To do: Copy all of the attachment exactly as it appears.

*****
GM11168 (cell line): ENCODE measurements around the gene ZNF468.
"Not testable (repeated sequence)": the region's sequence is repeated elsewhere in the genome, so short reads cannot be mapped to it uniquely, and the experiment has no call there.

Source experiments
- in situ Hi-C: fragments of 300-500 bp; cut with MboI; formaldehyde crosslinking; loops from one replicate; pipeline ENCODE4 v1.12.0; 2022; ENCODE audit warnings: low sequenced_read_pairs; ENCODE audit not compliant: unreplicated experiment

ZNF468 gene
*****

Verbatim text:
GM11168 (cell line): ENCODE measurements around the gene ZNF468.
"Not testable (repeated sequence)": the region's sequence is repeated elsewhere in the genome, so short reads cannot be mapped to it uniquely, and the experiment has no call there.

Source experiments
- in situ Hi-C: fragments of 300-500 bp; cut with MboI; formaldehyde crosslinking; loops from one replicate; pipeline ENCODE4 v1.12.0; 2022; ENCODE audit warnings: low sequenced_read_pairs; ENCODE audit not compliant: unreplicated experiment

ZNF468 gene